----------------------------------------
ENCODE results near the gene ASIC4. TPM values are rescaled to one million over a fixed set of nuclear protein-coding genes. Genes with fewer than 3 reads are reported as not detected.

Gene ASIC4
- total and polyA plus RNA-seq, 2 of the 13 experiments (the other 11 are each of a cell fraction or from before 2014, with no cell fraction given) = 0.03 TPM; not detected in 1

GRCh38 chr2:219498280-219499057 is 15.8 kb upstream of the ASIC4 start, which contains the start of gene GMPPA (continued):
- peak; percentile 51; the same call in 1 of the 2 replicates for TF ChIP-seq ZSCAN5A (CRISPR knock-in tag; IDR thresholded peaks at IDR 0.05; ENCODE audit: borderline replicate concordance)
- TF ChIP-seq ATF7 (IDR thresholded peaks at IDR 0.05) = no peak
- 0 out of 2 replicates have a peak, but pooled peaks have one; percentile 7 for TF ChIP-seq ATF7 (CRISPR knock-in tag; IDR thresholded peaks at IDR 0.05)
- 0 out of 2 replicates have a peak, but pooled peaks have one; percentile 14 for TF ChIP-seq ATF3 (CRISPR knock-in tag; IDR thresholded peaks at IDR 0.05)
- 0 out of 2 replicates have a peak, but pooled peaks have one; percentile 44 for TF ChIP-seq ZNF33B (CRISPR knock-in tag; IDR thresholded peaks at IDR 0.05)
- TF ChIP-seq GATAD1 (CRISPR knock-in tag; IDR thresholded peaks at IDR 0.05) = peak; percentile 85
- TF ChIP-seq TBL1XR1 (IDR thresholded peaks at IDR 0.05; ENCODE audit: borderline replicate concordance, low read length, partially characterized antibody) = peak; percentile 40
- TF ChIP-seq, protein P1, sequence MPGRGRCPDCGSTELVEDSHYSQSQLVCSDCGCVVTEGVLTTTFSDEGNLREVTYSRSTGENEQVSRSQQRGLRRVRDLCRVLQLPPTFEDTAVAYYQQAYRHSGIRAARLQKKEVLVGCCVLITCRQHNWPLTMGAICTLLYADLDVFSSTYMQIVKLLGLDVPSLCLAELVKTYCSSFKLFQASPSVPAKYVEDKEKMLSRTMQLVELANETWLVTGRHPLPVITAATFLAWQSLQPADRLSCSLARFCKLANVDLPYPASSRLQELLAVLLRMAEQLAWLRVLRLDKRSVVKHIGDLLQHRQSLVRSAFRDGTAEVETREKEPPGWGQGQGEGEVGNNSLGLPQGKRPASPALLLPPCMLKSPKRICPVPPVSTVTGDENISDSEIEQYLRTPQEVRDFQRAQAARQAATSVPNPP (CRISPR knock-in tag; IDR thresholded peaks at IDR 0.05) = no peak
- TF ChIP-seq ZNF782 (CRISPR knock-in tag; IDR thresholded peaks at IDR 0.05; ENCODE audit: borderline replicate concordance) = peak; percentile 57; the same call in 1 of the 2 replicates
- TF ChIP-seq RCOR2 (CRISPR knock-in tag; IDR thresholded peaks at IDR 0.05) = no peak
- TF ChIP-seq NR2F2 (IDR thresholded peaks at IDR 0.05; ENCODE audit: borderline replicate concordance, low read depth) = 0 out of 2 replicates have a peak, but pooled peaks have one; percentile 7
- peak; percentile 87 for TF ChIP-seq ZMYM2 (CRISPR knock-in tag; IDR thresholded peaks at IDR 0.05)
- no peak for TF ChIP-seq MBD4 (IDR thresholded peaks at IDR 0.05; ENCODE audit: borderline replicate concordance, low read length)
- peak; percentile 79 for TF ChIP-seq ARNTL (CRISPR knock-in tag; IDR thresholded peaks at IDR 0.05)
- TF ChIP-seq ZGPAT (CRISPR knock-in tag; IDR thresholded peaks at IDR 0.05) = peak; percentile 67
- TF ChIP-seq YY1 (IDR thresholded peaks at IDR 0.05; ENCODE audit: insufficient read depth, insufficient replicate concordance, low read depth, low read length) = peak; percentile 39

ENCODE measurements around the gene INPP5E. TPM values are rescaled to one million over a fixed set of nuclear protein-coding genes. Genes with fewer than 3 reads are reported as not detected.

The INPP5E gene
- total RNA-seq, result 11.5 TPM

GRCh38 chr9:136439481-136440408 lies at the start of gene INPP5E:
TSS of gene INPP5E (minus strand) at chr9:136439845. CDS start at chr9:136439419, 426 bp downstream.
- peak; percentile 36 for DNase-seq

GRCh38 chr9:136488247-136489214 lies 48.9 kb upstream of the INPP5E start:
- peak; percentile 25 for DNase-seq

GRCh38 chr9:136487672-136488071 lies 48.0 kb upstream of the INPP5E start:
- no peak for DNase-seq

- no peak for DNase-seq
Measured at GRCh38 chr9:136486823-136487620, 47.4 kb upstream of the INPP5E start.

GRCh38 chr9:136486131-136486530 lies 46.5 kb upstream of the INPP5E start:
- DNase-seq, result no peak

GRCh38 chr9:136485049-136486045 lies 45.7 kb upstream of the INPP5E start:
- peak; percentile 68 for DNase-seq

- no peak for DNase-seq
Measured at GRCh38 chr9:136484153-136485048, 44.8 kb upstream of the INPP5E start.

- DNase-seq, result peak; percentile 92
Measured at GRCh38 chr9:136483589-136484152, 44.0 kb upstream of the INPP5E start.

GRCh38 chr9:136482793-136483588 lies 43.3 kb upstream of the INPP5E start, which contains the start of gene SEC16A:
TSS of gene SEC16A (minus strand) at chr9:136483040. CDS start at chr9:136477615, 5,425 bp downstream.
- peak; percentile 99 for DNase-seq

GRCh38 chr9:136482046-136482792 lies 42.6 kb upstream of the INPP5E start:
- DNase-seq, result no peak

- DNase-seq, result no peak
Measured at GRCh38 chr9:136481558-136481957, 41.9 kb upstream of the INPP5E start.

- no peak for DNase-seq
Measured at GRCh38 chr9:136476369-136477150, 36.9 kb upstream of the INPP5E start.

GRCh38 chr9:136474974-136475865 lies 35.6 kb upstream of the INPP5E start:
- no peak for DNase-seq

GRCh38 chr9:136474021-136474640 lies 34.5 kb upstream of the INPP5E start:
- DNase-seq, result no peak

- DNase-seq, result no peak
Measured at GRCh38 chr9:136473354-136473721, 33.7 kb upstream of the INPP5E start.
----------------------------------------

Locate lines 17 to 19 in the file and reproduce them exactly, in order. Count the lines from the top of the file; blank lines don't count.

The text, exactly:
- no peak for TF ChIP-seq MBD4 (IDR thresholded peaks at IDR 0.05; ENCODE audit: borderline replicate concordance, low read length)
- peak; percentile 79 for TF ChIP-seq ARNTL (CRISPR knock-in tag; IDR thresholded peaks at IDR 0.05)
- TF ChIP-seq ZGPAT (CRISPR knock-in tag; IDR thresholded peaks at IDR 0.05) = peak; percentile 67